Whether this is really a male scent is truly in the nose of the beholder. Men have been known to say that the fragrance, launched in 2008, is too feminine, though it is marketed as the male version of Prada’s Infusion d’Iris. It’s a sophisticated, clean and somewhat soapy scent created by Daniela Andrier, who says she wanted Infusion d’Homme to smell like a man had used his girlfriend’s shower soap and had the scent linger on his own skin. (Andrier is also the designer nose behind Prada’s other two scents, Infusion d’Iris and Amber Pour Homme.)

Many women say “clean” is why they gravitate towards men’s fragrance. “I have always preferred men’s fragrances as they tend to be cleaner and simpler,” says Lisa Finkelstein, a freelance editor and writer in Tallahassee, Fla. “I like tart and clean fragrances. In general, I don’t wear a lot of fragrance, but when I do, it is a man’s. Clean and simple, with a light masculine fragrance. Actually, I like something you would say is more androgynous. I am definitely a feminine woman, but I can’t abide by saccharine and floral schmaltz.”

Infusion d’Homme has top notes of mandarin, orange and neroli; middle notes of Tunisian iris, galbanum, cedar and vetiver; and base notes of benzoin, frankincense and Somalian incense. Prada d’Iris and Prada Infusion d’Homme both have the same notes, with the difference between the two fragrances being achieved by varied doses of each ingredient.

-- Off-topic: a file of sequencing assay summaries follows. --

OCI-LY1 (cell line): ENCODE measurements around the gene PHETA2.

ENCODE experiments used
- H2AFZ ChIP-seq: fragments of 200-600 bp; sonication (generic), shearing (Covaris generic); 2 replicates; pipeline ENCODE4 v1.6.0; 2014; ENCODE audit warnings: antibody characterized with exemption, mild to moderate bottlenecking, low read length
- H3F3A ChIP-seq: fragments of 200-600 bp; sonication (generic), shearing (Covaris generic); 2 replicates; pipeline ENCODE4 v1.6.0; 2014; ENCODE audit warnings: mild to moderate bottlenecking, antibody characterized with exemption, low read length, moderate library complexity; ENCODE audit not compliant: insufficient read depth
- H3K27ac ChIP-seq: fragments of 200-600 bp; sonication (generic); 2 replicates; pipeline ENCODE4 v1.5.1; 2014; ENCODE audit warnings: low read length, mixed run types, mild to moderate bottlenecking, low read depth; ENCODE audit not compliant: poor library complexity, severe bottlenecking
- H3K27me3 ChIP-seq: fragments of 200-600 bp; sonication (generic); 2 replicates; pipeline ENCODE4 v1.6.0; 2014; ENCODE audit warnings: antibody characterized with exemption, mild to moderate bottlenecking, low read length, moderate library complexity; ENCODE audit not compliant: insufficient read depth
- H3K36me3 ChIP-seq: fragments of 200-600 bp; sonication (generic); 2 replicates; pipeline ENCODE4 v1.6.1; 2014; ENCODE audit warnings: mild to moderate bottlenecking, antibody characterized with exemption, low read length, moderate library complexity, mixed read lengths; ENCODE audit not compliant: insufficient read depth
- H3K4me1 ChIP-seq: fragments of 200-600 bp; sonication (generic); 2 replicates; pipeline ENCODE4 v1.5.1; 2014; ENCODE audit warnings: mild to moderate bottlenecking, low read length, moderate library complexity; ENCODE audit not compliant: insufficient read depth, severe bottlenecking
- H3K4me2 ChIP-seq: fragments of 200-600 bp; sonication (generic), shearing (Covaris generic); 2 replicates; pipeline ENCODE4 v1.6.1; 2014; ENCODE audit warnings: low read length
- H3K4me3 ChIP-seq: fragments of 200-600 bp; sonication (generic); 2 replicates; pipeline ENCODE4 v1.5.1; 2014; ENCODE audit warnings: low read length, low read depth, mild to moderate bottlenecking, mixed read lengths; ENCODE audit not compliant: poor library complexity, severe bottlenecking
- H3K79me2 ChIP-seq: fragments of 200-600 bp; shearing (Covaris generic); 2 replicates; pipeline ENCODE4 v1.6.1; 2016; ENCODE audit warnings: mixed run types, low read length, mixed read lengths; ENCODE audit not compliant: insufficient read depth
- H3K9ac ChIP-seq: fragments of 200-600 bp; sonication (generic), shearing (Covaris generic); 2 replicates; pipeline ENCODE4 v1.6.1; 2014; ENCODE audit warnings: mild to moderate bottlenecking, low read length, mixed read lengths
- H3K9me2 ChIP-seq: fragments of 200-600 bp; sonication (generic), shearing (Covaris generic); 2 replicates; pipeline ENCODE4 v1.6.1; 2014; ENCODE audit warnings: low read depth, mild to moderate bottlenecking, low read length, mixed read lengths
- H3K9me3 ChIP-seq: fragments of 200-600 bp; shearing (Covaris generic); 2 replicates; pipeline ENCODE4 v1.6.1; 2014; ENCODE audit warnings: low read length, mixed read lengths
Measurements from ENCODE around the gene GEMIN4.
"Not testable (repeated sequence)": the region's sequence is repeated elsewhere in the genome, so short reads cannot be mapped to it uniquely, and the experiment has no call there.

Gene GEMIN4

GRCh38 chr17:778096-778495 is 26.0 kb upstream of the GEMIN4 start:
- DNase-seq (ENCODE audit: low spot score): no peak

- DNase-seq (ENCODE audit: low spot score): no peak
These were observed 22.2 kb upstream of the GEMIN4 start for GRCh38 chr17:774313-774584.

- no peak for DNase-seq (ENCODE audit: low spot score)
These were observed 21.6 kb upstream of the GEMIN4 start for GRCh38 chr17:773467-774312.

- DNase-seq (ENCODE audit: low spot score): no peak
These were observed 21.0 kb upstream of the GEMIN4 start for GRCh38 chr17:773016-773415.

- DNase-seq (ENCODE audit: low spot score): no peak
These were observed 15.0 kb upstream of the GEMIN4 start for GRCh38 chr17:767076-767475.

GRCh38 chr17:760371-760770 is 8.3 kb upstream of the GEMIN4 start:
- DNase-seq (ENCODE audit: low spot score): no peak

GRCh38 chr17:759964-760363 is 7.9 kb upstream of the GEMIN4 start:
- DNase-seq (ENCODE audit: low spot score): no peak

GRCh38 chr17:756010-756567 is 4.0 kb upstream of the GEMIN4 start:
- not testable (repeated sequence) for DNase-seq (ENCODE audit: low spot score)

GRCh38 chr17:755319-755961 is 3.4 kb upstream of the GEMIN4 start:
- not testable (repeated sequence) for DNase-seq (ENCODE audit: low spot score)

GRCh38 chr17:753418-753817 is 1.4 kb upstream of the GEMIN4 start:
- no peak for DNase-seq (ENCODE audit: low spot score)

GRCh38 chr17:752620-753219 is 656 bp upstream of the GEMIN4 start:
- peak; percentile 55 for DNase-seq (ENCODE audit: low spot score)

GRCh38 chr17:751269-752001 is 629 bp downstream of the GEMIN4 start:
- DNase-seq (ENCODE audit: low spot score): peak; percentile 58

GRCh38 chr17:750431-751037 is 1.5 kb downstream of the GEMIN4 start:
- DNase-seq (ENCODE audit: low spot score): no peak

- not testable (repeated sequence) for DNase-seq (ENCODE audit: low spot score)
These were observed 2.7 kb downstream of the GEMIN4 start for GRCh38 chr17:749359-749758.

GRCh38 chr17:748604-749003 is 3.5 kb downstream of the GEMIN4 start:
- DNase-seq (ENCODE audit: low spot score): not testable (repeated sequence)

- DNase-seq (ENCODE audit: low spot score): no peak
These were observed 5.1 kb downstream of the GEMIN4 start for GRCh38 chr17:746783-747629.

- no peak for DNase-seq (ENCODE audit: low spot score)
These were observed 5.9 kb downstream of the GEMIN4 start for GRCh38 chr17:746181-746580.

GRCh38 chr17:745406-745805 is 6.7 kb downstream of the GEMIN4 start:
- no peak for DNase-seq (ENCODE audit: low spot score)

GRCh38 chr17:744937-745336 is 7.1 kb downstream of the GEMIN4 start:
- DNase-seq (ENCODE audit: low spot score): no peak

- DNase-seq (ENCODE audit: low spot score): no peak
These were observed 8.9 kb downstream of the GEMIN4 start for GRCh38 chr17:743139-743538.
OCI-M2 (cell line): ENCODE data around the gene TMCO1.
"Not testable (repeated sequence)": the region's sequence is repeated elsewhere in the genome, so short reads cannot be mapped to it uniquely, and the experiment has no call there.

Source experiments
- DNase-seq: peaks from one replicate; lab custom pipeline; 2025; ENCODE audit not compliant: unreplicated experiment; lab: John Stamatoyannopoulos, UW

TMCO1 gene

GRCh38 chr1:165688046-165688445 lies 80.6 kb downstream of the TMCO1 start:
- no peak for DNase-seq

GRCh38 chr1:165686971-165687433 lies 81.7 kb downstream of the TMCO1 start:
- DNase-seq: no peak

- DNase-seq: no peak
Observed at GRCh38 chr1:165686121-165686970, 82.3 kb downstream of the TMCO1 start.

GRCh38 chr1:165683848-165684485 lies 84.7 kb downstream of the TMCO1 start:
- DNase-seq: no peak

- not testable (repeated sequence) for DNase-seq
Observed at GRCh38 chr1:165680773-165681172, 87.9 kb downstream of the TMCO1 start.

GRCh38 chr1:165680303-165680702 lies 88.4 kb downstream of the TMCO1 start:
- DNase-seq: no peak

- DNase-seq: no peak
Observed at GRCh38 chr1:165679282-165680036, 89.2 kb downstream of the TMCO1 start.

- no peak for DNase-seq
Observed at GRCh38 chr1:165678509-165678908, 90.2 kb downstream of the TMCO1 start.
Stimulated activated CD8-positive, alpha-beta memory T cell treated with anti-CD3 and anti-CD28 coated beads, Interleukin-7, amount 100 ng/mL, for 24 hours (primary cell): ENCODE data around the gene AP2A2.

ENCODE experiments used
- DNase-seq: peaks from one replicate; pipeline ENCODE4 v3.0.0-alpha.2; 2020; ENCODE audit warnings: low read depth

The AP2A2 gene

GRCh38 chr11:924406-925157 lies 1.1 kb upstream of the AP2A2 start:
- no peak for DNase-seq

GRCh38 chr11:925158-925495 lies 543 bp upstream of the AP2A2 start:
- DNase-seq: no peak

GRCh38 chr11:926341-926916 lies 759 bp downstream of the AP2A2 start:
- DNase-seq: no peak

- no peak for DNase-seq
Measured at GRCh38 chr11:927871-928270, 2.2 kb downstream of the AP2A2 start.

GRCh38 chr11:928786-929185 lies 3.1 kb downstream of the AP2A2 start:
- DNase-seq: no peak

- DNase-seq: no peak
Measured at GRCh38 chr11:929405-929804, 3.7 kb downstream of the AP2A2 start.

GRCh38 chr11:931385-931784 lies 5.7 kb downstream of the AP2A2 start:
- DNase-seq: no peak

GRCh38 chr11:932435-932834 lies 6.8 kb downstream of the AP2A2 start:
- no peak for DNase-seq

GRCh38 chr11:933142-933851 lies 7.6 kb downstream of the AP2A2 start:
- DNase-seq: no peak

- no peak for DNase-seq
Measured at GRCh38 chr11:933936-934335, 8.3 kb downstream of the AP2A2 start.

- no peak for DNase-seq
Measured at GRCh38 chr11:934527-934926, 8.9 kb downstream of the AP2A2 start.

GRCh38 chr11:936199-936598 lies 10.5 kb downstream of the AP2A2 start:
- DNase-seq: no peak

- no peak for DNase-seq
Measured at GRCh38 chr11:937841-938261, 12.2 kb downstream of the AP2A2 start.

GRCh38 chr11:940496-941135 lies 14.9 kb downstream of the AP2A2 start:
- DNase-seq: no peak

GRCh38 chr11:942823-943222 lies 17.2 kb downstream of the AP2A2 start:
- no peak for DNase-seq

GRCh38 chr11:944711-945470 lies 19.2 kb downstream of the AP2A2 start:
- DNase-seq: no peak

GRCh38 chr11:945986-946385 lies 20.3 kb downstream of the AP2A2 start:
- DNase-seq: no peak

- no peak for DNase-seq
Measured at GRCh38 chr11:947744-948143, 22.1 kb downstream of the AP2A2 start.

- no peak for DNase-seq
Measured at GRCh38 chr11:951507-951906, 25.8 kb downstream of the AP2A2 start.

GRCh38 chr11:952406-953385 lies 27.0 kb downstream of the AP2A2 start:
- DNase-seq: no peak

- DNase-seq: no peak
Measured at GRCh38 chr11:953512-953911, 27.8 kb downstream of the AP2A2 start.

1.7 ounces eau de toilette, $76; 2.7 ounces, $104 at Neiman Marcus.

Eau Sauvage, by Christian Dior

Often considered a men’s classic along the lines of a Chanel No. 5, Dior’s Eau Savage was created by French master perfumer Edmond Roudnitska and launched in 1966. (Roudnitska created some of the world’s most famous fragrances — not only for Dior but also Elizabeth Arden, Hermes and Rocha — and is considered by many one of the 20th century’s finest perfumers.)